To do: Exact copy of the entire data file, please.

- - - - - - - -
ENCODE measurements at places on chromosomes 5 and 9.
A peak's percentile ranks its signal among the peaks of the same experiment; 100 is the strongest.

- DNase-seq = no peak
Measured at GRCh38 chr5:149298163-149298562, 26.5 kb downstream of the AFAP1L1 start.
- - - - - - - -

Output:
ENCODE measurements at places on chromosomes 5 and 9.
A peak's percentile ranks its signal among the peaks of the same experiment; 100 is the strongest.

- DNase-seq = no peak
Measured at GRCh38 chr5:149298163-149298562, 26.5 kb downstream of the AFAP1L1 start.